n African Security Review - Peace processes and conflict resolution in the horn of Africa : essay

Volume 12, Issue 3
  • ISSN : 1024-6029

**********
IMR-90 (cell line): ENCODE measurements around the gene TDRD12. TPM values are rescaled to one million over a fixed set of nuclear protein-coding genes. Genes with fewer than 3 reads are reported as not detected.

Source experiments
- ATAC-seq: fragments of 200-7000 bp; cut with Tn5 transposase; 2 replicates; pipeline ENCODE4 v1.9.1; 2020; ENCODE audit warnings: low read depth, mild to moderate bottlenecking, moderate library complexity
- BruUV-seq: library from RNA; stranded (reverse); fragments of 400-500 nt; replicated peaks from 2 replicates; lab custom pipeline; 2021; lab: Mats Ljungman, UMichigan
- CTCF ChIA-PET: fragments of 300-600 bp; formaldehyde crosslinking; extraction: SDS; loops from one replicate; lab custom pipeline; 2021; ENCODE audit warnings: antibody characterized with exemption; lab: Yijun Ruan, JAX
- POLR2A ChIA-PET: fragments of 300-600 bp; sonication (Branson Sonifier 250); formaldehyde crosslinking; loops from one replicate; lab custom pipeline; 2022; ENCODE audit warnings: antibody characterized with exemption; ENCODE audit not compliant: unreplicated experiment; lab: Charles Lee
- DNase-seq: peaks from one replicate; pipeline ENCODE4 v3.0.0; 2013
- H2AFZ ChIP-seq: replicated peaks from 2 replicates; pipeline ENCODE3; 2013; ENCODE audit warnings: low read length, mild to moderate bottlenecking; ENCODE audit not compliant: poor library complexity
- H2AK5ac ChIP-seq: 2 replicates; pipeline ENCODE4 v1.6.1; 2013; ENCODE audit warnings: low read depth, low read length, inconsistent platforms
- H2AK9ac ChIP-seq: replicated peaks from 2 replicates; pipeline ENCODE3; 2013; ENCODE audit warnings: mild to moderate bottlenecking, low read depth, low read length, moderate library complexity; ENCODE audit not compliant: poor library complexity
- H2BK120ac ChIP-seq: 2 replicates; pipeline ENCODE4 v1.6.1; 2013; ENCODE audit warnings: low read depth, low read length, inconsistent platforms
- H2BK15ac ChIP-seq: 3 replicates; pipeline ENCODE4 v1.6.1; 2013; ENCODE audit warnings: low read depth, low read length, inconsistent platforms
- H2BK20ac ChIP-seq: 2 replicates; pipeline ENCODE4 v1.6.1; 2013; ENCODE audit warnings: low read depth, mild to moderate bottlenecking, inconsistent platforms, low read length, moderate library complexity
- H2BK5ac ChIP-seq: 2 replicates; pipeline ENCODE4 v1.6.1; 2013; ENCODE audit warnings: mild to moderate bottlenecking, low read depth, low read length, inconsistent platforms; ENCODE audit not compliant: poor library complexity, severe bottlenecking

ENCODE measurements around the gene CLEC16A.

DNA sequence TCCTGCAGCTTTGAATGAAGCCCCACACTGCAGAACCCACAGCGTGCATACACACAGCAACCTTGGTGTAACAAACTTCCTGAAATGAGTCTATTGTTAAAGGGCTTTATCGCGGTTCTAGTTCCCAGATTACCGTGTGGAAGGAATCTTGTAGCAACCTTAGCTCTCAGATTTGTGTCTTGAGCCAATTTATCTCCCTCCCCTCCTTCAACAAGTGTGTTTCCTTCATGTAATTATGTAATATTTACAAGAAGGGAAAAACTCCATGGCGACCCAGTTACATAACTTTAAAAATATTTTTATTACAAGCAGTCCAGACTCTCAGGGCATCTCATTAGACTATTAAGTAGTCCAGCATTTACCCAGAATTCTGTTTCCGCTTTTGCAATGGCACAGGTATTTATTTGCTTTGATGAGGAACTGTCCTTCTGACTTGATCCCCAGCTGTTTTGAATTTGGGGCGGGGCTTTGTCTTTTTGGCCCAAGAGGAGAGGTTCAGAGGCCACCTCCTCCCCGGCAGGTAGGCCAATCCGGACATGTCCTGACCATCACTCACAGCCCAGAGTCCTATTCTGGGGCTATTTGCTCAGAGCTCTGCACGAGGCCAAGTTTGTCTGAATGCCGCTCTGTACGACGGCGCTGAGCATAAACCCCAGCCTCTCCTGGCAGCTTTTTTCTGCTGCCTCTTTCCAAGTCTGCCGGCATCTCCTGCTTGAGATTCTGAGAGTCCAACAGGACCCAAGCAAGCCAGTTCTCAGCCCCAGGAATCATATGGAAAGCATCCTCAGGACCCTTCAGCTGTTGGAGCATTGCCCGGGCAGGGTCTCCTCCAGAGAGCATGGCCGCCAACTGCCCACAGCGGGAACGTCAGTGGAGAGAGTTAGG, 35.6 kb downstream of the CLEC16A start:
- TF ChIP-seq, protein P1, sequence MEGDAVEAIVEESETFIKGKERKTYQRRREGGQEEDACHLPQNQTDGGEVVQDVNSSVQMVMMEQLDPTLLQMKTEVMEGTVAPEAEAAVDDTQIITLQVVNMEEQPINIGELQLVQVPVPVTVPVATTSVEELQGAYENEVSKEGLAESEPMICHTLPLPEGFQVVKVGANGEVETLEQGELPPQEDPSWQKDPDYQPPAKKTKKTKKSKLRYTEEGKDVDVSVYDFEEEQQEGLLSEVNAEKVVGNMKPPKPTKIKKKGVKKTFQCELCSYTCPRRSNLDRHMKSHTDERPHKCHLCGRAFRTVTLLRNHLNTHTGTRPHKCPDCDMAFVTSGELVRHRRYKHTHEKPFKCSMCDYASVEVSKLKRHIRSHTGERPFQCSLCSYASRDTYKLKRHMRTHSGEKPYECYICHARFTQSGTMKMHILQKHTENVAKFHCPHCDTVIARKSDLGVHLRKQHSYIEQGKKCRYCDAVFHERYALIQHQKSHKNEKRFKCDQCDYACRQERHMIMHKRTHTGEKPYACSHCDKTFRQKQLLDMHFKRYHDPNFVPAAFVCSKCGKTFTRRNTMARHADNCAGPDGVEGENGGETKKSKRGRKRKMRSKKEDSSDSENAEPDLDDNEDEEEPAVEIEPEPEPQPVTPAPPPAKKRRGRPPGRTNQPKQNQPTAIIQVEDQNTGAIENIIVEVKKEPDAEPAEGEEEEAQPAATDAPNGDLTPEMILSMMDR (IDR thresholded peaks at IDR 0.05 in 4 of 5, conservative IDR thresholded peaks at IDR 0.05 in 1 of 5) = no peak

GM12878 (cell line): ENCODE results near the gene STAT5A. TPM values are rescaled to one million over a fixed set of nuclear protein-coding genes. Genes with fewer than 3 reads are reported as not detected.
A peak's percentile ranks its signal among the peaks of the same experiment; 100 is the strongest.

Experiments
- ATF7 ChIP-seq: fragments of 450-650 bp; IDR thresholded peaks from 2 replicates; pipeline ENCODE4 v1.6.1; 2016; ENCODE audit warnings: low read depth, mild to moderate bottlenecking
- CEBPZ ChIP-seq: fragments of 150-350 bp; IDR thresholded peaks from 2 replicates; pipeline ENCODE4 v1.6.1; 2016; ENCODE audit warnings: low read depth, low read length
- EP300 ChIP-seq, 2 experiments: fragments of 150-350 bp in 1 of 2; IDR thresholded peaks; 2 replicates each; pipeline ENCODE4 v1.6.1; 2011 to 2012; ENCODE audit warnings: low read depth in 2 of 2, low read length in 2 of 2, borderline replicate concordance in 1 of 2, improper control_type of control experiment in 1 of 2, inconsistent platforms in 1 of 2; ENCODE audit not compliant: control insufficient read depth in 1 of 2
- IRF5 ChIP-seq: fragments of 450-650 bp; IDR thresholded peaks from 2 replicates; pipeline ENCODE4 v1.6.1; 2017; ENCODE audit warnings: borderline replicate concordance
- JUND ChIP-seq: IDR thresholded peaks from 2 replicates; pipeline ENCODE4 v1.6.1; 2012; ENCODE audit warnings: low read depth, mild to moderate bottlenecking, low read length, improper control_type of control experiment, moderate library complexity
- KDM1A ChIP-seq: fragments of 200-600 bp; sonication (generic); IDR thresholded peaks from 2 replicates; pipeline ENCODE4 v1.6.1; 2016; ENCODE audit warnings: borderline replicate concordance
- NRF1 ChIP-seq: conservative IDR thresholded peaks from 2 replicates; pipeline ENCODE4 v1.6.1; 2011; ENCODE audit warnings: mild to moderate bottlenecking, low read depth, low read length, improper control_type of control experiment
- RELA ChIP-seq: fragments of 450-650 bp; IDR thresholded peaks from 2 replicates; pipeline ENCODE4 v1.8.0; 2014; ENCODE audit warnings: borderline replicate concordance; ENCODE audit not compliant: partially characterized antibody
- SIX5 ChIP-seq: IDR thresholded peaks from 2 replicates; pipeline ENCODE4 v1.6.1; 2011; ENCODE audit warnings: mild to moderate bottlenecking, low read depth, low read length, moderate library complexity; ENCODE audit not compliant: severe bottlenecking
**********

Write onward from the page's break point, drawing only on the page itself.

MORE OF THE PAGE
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Conflict resolution processes must meet certain prerequisites and conditions. Unless the warring parties or the mediators meet, it will be difficult to find lasting and just solutions to the conflicts in the Horn (Djibouti, Eritrea and Ethiopia, and Somalia). Most of these conflicts have ethnic or religious components and also have a lot do with the nature of the government institutions and the power distribution among the communities within these states. Identifying the main causes of the conflict and the issues involved in each country is a very necessary first step toward peace. Secondly, conditions have to be identified that would make the current peace agreements work. This includes identifying the specific problems faced by the parties involved; ascertaining the validity of the mechanisms through which the problems will be overcome; and planning how the agreements will be maintained. The knowledge that mediators have about the conflict is often as important as the actual meeting of parties at the negotiation table. This article also evaluates the peace initiatives underway in the Horn and attempts to identify the apparent reasons that prevented their implementation.

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